the present seat of the war [Holland] is a cold and a damp country; and the season is approaching when our soldicrs in those parts may, it is to be feared, be in greater danger from disease than from the sword of the enemy. (P.9)

The announcement was followed by a list of more than 50 Scottish donors, including Lady Dundas, the wife of Sir Lawrence Dundas, Commissary General and supplier of goods to the British Army who must have known a thing or two about cold raw weather and the kind of clothing appropriate to it.

Although the idea for a voluntary subscription for protective clothing seems to have orginated in Scotland, it was soon imitated by dozens of others further south, and enlarged to include “YARN WORSTED STOCKINGS and FLANNEL CAPS,” as advertised in the London Times for November 9. In the same article, the “Duchess of Leeds” was listed one of the principal subscribers.

But the most likely inspiration for Gillray’s print was the following note appearing in the St. James’s Chronicle just nine days before Flannel Armour appeared.

Ladies' Subscription

Ladies’ Subscription [November 9, 1793]
© London St. James’s Chronicle

Taking the article at its word, Gillray ladies took the “opportunity of contributing” to the generous scheme, but not in the way that the Chronicle’s author intended.

Sources and Reading

***

So, if you like Gillray’s etchings do have a look at Jim’s site – and if you add your e-mail address to his subscription list you too can receive regular snippets about the work of this extraordinary artist.

Sep 222021
 

I came across this interesting image on the Wellcome Collection site. It was etched by George Cruikshank and published by Thomas Tegg in December 1819 and has the title “Villagers shooting out their Rubbish”. It shows three grinning yokels pushing a lawyer, a skinny physician and a rotund, gouty, vicar in wheelbarrows out of their village.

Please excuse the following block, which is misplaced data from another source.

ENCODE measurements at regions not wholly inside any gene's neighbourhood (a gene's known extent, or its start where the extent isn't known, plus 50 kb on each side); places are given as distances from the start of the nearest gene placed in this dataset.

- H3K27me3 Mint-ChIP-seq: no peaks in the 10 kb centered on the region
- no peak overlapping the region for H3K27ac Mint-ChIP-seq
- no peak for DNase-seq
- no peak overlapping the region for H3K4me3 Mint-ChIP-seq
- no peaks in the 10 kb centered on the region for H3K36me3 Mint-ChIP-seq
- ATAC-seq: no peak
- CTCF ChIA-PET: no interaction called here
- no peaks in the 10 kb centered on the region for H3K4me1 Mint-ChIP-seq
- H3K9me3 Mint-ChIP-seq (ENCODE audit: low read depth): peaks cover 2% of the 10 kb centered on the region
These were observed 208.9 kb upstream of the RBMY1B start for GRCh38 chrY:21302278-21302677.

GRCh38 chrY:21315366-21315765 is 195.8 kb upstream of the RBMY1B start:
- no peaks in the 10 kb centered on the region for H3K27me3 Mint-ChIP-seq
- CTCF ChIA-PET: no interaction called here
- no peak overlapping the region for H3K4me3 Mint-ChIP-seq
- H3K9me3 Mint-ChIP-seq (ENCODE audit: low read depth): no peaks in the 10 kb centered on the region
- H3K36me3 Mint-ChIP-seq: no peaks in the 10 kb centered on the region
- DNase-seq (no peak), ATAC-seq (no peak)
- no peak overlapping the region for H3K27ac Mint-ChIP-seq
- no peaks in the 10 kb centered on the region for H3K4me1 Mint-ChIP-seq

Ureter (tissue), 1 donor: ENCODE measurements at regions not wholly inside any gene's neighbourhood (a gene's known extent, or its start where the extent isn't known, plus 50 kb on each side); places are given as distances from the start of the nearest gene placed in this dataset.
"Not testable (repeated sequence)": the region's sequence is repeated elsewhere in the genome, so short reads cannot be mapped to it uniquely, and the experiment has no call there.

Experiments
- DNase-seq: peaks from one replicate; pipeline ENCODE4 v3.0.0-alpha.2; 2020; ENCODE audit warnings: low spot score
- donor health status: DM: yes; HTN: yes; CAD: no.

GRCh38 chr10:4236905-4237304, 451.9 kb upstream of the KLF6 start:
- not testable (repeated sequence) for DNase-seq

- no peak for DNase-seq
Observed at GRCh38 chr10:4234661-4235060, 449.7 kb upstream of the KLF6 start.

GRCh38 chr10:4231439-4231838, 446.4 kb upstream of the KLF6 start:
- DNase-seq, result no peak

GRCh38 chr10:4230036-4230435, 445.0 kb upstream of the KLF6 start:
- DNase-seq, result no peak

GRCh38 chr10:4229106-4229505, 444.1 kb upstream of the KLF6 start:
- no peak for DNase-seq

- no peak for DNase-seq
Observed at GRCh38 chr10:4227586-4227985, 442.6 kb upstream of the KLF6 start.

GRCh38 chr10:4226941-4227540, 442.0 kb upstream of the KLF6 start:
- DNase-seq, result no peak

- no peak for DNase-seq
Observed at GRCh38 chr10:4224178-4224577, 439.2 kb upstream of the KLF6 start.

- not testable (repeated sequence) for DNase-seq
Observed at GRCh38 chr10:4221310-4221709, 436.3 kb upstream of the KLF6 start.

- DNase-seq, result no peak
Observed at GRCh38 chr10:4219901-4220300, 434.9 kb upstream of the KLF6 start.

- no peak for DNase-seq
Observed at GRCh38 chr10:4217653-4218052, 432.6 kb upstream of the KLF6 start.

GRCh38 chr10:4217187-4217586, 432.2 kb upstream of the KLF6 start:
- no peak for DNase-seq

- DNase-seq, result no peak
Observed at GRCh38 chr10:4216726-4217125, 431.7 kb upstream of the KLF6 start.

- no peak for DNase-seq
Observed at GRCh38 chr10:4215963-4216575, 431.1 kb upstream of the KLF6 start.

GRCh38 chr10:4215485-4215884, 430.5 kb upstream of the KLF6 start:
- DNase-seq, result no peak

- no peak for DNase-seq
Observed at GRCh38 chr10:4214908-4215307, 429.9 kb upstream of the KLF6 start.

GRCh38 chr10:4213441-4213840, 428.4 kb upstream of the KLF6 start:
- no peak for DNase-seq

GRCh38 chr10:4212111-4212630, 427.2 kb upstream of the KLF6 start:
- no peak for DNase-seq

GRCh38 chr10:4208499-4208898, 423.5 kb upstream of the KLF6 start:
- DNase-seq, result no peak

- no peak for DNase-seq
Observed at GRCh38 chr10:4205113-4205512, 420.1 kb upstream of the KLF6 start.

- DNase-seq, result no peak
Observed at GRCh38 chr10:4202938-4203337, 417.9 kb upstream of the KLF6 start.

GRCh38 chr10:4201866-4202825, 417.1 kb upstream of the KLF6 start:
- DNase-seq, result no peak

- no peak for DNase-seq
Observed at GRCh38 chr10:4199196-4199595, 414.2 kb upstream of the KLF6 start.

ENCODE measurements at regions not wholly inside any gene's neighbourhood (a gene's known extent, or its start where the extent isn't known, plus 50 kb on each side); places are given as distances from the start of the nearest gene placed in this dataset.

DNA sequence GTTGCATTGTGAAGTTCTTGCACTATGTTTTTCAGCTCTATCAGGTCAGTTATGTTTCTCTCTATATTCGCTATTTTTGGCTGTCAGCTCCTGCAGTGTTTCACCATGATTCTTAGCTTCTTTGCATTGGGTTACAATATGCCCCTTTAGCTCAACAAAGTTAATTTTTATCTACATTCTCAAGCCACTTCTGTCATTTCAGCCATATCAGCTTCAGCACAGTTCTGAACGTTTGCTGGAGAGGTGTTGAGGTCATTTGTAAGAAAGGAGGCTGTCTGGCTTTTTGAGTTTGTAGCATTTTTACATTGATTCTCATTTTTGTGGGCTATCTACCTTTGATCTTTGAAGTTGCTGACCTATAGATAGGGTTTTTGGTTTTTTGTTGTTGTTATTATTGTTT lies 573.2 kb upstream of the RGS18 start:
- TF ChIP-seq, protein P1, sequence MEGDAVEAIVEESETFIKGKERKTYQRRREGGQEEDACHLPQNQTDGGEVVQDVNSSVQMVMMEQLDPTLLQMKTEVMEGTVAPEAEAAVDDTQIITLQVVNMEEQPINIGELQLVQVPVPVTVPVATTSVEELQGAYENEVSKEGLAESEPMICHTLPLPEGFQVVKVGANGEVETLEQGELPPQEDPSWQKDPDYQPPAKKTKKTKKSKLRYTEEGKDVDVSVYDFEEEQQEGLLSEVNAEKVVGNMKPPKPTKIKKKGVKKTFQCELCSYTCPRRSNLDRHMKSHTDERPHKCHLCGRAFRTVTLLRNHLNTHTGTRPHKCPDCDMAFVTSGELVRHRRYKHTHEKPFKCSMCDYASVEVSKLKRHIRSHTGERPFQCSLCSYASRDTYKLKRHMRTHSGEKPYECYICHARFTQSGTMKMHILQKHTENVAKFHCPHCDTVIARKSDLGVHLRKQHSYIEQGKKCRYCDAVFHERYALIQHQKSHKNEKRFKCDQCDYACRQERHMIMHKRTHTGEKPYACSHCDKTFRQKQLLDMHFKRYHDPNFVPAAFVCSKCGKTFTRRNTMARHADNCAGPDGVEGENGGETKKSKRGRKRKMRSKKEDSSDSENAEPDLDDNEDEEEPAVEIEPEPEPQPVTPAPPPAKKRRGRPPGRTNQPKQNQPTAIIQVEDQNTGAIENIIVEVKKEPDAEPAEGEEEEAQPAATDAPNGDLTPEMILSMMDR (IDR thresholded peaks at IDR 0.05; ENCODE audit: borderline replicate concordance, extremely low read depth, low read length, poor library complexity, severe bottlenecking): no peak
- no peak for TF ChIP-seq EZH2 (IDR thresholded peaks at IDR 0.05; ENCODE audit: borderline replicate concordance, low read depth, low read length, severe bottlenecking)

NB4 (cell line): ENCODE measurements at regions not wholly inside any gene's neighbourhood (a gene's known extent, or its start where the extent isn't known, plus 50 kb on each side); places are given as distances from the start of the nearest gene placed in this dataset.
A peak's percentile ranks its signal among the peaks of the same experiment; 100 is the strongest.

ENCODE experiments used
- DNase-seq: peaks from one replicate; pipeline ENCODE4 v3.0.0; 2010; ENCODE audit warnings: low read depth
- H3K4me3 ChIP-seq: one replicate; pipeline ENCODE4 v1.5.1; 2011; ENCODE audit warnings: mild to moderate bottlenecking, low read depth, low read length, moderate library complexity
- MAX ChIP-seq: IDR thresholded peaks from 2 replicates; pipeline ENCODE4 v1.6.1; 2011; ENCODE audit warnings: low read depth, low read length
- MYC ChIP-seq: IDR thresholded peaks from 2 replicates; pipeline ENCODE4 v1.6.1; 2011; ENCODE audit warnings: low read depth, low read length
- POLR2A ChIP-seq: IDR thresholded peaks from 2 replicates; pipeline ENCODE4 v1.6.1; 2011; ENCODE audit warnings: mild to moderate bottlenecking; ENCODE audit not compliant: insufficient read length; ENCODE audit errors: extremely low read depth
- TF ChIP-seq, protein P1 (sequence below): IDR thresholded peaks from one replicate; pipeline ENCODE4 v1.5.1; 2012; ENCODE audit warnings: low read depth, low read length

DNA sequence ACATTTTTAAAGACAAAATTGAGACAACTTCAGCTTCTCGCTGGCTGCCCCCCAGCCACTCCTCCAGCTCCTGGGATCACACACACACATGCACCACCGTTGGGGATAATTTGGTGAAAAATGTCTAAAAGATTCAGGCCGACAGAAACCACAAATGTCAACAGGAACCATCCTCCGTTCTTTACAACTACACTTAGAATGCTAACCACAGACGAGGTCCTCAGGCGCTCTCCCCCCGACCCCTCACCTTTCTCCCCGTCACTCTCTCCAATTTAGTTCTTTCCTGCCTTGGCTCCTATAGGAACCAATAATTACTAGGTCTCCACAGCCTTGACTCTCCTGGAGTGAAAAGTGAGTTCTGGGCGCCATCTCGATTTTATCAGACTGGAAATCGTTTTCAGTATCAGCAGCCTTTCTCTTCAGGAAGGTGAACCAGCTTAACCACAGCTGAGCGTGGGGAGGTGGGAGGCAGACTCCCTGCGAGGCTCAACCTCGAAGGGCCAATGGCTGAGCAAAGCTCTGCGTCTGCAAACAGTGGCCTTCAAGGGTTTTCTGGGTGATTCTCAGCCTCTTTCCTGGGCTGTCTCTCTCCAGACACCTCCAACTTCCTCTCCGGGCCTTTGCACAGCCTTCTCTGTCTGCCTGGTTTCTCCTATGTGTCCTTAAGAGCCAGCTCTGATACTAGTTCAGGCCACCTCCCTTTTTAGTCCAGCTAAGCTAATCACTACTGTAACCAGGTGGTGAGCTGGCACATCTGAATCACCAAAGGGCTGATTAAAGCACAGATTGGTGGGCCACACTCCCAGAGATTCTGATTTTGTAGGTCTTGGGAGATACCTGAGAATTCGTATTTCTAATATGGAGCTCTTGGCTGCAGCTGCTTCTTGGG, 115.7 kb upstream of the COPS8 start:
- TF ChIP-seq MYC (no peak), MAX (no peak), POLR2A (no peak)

As a former lawyer I was always used to the idea of being held in low public esteem, and it is nice to see that two hundred years ago any opprobrium was shared equally with medical men and men of the cloth. But if it is a race, I am pleased to see that the lawyer is definitely in the lead….

Sep 182021
 

I rather like this reminder of how the River Thames had made London into a thriving fishing port two centuries ago. This Rowlandson  image appeared on 18 September 1810 and shows the area around Billingsgate market not as some huge industrial dockside scene filled with  trans-Atlantic ships, and vessels belonging to the East India Company – but as a simple landing stage where fishing boats could haul ashore their catches, straight from the North Sea. Entitled: ‘Procession of the cod company from St. Giles’s to Billings Gate’ the British Museum on-line catalogue describes the scene as follows:

“Seven enormously fat and brawny Irishwomen approach (right to left) the quayside at Billingsgate, below which are fishing-smacks. All carry baskets on their heads, two smoke pipes. An eighth woman, also smoking, sits on a low stool on the extreme left, with cod and lobsters spread out for sale. In the background (right) an open pent-house attached to the large houses flanking the dock is filled by tiny figures with baskets of fish; a man ascends a ladder towards it from the water with a basket on his head. One of the pent-house stalls is placarded ‘Salt Cod Bar . . Ling Pilcha[rds]’. In the background larger vessels lie at anchor against buildings on the south side of the Thames.”

The hand-coloured etching was published by Thomas Tegg at  his Cheapside premises and originally cost one shilling. It is shown on the Lewis Walpole site here.

And just as a balance, a second Rowlandson which actually appeared a few years earlier, probably in 1803. Entitled “Queer Fish” it shows a corpulent gentleman buying fish from a fisher-woman, and as usual, I love the way the artist depicts his characters (as well as the fish!) as being somewhat ugly. The scene is full of action and, as ever, there is always a more attractive lady lurking in the background. The detail is great. Again, my thanks to the Lewis Walpole Library at Yale University for the use of the image.